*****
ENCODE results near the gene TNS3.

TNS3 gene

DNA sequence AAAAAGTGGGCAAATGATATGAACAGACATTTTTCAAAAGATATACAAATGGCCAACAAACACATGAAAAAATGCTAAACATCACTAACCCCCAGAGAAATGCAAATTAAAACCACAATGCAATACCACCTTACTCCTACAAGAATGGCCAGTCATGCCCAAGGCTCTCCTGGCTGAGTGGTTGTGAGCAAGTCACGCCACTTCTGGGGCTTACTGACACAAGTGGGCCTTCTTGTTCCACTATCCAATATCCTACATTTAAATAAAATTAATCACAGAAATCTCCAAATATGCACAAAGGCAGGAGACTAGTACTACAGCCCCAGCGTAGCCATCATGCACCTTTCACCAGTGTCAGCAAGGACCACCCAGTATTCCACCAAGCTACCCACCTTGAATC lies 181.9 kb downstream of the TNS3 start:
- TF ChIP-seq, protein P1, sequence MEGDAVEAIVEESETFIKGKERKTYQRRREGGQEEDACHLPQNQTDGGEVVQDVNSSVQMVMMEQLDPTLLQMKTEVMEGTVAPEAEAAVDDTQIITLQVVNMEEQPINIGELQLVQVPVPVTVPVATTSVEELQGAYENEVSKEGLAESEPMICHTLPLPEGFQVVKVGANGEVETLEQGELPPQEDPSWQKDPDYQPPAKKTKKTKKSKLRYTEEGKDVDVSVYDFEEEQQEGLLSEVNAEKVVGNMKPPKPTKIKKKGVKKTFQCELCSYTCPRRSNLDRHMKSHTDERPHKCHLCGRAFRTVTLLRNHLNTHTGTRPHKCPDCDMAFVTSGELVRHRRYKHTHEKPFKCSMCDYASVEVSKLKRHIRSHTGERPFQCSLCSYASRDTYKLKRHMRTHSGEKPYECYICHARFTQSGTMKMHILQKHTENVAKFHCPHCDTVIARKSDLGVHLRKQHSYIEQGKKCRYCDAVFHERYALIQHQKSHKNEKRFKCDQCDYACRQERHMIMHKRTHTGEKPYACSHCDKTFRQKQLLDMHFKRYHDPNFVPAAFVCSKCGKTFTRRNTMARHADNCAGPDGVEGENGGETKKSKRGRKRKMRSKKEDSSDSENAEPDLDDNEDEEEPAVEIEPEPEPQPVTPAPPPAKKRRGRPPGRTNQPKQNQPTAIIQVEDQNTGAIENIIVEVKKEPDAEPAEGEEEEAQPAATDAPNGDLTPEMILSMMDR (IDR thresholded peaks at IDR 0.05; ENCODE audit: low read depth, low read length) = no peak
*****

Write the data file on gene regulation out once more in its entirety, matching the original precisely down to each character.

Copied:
ENCODE results near the gene TNS3.

TNS3 gene

DNA sequence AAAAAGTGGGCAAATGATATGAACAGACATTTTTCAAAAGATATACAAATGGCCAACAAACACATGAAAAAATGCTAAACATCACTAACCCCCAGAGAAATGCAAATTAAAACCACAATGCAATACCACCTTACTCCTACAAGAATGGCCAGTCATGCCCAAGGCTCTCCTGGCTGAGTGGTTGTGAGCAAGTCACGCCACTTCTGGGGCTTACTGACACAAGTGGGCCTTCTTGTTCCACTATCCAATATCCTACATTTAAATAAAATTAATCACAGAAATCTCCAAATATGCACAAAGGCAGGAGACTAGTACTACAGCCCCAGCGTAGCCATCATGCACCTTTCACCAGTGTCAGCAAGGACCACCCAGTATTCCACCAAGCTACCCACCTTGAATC lies 181.9 kb downstream of the TNS3 start:
- TF ChIP-seq, protein P1, sequence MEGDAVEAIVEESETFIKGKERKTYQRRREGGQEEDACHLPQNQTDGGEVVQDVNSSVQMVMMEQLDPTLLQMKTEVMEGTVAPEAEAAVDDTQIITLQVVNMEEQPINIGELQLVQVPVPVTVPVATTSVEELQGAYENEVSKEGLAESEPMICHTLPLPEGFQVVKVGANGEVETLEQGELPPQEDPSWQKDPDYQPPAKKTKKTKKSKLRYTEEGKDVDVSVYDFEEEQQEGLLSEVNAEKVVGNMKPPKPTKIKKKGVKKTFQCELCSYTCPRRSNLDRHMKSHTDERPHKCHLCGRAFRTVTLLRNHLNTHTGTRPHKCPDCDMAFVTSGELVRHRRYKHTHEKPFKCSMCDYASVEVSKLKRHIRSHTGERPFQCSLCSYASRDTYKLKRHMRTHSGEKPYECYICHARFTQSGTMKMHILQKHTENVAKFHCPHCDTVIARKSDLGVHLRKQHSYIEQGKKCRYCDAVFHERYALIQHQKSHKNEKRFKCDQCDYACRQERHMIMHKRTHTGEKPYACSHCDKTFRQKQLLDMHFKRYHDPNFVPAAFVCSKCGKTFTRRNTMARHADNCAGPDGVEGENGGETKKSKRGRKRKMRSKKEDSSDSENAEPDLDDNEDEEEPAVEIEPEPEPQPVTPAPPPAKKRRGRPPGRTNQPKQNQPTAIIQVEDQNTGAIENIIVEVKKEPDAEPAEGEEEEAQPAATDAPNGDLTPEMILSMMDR (IDR thresholded peaks at IDR 0.05; ENCODE audit: low read depth, low read length) = no peak